Why Plastic is Such a Big Problem
We hear about how plastics are ruining the environment, however we rarely see the effects of it. It seems like a problem that's too big to change, but it couldn't be further from the truth! You and I can work towards making industries change in order to have a greater impact on the environment!
First up, let's discuss the problem. Traditional plastic found in the midsole of your shoes doesn't biodegrade, taking up to a thousand years just to break down. A lot of this will end up in our landfills or even worse, the ocean.
Great Pacific Garbage Patch
The Great Pacific Garbage Patch is a collection of marine debris in the North Pacific Ocean. Also known as the Pacific trash vortex, the garbage patch is actually two distinct collections of debris bounded by the massive North Pacific Subtropical Gyre.
The Great Pacific Garbage Patch sits near the surface of the ocean. Heavier debris will sink centimeters or even several meters beneath the surface, making the vortex’s area nearly impossible to measure.
Most debris in the Great Pacific Garbage Patch is plastic. Plastic is not biodegradable, meaning it does not disintegrate—it simply breaks into tinier and tinier pieces, known as microplastics. Microplastics are what makes the water of the Great Pacific Garbage Patch look like a cloudy soup.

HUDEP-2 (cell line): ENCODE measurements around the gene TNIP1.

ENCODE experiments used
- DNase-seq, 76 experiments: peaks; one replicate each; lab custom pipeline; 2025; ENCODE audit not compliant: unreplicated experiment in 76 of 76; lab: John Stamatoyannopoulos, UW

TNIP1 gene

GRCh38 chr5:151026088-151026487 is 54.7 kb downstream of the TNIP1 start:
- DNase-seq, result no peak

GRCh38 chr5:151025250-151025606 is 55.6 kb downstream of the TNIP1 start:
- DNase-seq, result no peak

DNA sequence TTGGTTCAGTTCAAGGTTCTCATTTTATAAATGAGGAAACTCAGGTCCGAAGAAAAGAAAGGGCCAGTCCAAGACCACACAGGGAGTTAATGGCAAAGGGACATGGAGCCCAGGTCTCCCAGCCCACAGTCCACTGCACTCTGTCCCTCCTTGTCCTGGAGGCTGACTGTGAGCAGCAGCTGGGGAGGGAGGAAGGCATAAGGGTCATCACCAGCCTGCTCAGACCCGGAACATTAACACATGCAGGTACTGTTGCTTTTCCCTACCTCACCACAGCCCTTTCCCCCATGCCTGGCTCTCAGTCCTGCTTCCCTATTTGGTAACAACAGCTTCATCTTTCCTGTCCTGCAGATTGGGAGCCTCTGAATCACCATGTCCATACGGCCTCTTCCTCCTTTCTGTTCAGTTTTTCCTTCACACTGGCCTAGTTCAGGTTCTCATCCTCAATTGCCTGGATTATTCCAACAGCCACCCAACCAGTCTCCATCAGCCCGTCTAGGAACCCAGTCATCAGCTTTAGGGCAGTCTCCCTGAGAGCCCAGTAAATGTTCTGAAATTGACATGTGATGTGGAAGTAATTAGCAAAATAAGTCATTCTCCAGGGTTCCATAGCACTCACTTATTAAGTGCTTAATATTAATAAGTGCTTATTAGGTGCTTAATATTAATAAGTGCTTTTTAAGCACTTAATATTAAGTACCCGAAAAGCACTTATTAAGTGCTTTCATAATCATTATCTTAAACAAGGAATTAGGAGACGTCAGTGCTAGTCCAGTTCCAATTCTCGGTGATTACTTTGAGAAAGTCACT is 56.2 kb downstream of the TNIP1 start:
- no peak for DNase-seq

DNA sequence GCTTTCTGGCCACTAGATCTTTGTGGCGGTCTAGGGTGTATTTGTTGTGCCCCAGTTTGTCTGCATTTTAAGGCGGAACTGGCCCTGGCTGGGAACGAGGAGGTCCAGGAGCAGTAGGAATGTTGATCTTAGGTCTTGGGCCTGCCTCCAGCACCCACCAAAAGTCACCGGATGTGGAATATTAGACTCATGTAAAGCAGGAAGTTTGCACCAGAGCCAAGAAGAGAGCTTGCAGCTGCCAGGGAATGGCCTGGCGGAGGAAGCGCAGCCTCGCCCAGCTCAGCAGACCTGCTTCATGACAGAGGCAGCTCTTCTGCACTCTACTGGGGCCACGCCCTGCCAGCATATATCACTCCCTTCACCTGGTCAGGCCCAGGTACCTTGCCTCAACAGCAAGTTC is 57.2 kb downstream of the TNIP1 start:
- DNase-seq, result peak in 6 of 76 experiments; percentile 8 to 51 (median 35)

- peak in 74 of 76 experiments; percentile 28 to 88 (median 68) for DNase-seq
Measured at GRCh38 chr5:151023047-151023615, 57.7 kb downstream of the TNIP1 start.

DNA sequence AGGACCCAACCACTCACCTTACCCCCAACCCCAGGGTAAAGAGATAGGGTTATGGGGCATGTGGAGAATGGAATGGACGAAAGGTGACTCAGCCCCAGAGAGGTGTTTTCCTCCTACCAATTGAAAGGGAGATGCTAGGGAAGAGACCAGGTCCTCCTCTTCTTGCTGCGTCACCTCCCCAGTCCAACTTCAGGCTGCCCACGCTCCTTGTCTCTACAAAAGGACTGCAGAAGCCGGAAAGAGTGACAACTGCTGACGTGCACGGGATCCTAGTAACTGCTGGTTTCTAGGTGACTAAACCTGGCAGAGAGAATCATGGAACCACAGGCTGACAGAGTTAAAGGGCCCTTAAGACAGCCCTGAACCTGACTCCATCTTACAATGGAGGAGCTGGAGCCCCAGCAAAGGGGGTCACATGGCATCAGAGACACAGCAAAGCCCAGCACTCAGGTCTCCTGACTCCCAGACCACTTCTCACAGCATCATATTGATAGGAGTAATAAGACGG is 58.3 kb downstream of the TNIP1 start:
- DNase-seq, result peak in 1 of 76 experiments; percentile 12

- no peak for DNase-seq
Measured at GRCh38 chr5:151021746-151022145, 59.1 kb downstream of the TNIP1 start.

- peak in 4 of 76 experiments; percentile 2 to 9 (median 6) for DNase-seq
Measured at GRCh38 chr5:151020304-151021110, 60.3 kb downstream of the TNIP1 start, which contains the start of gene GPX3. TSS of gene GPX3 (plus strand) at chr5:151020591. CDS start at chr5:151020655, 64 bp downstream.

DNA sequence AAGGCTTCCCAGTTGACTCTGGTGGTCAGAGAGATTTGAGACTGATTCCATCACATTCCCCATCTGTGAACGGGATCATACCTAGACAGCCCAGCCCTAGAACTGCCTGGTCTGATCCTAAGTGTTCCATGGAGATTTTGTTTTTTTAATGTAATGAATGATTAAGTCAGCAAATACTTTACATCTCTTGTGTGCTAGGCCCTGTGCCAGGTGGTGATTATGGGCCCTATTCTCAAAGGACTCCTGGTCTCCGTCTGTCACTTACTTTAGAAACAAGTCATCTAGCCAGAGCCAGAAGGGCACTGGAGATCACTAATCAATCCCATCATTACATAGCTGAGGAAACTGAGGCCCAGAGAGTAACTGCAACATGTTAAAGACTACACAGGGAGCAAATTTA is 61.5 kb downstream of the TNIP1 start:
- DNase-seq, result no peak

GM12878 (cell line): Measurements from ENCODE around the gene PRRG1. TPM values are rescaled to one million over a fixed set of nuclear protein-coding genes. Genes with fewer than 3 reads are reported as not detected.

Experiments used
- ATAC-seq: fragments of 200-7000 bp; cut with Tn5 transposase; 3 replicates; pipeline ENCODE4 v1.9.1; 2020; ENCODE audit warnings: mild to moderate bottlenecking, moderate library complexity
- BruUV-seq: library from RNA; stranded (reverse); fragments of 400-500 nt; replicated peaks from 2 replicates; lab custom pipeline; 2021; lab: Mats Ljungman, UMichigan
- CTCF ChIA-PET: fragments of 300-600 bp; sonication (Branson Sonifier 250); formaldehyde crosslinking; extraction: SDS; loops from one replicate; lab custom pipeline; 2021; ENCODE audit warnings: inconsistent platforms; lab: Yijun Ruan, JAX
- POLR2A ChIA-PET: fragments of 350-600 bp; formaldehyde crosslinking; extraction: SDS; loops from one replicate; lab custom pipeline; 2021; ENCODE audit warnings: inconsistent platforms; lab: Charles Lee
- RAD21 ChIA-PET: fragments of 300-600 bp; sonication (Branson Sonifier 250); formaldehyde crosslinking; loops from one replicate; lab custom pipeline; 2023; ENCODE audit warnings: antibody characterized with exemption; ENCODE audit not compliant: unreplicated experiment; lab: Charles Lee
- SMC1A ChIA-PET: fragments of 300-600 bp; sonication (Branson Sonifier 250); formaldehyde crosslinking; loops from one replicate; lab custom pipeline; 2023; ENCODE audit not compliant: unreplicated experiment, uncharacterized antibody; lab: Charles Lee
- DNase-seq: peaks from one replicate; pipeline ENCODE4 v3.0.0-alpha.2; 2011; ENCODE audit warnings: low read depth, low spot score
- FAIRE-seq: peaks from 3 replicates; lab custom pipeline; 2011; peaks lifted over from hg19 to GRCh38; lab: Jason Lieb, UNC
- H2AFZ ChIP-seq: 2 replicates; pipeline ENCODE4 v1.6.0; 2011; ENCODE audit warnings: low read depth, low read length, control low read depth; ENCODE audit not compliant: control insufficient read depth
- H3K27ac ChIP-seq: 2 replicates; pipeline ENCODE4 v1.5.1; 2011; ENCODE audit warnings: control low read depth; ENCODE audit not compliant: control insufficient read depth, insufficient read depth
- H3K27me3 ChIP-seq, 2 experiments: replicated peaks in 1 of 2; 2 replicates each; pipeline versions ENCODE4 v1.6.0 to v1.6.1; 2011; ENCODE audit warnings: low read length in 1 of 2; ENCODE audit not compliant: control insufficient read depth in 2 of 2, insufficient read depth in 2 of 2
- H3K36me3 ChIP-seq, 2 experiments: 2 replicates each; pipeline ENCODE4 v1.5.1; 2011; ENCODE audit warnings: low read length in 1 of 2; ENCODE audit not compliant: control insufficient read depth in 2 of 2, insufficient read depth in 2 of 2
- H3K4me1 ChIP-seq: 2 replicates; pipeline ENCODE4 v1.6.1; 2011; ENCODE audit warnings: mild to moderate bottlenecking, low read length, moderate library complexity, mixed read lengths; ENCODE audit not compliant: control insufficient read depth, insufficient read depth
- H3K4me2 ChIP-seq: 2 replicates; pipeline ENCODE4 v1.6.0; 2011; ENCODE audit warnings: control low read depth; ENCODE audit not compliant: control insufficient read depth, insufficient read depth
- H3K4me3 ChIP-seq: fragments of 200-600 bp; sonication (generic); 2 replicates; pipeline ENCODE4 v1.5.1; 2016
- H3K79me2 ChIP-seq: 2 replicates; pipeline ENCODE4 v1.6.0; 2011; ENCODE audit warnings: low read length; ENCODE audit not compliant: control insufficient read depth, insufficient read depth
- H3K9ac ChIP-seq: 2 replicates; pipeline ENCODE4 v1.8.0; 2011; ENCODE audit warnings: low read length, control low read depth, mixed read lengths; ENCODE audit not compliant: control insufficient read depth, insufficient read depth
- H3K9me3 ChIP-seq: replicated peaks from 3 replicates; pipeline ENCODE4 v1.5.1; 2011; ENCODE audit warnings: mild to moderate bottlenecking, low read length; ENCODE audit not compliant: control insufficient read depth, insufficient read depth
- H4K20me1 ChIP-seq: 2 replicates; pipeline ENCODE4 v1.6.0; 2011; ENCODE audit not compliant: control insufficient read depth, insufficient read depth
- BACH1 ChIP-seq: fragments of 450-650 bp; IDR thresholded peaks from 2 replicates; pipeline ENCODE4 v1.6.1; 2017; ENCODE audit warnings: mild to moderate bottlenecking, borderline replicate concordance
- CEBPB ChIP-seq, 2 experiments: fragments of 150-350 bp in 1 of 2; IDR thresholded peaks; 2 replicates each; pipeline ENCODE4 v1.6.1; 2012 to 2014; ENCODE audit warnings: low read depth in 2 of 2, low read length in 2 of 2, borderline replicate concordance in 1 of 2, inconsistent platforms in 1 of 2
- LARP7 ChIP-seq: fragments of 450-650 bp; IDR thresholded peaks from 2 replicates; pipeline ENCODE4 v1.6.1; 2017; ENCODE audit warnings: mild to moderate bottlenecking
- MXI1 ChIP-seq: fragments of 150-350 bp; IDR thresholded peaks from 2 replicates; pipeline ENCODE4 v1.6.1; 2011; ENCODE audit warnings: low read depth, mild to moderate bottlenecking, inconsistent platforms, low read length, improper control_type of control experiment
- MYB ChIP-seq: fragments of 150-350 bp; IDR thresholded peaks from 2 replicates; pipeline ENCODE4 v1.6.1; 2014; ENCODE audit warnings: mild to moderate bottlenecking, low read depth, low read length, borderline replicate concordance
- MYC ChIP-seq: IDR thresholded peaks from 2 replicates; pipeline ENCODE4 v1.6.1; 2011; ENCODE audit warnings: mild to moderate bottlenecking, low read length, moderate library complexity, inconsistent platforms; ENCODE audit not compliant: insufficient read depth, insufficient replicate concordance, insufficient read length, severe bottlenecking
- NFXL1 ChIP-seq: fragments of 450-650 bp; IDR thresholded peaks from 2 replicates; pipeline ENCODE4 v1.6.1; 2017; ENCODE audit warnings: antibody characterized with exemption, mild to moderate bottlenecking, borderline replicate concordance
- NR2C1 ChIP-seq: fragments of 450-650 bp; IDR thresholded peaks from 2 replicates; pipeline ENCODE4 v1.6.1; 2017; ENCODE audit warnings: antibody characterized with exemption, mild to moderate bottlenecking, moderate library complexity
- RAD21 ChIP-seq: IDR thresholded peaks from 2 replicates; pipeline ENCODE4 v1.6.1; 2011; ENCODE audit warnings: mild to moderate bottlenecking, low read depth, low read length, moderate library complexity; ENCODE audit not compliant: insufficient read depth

Mixed in with microplastics are larger pieces of plastic. Most plastics are refuse from land activities in North American and Asia, though some plastics are accidentally dumped from oceangoing vessels. All the plastics on this page were culled from the Great Pacific Garbage Patch.
Marine debris can prevent algae and plankton, the photosynthetic producers in the marine food web, from receiving enough sunlight to create nutrients. When these tiny organisms are threatened, the entire food web is put at risk—first-order consumers that eat the plankton, such as jellies; second-order consumers that eat the jellies, such as turtles; and apex predators such as sharks.
The marine debris of the Great Pacific Garbage Patch can devastate marine life in the North Pacific Subtropical Gyre. The stomach contents of this unfortunate albatross include plastic marine debris fed to the chick by its parents.
Garbage patches are found in the calm, stable centers of many of the world's ocean gyres. Even smaller bodies of water, such as the Mediterranean and North Seas, are developing their own garbage patches along heavily trafficked shipping lanes.
We Can Change This
I know it sounds dire, but here's the good news: We can change this! Many groups are actively working on cleaning up the Great Pacific Garbage Patch and their efforts are laudable. Most importantly, we need to stop contributing to non-biodegradable plastics in the environment. This is where Johnny shoes comes in. By making sustainable choices in purchasing decisions, we can directly impact our environmental footprint.
Johnny shoes biodegrade in 3 short years rather than the typical 1,000! They also release an apple seed which will help offset your carbon footprint by creating oxygen. Lastly, Johnny plants a tree on your behalf every time you purchase a pair because we're in this together.
Humans, we've made a bit of a mess of things. But if there's one thing that humanity is known for - it's our ability to create new and innovative solutions.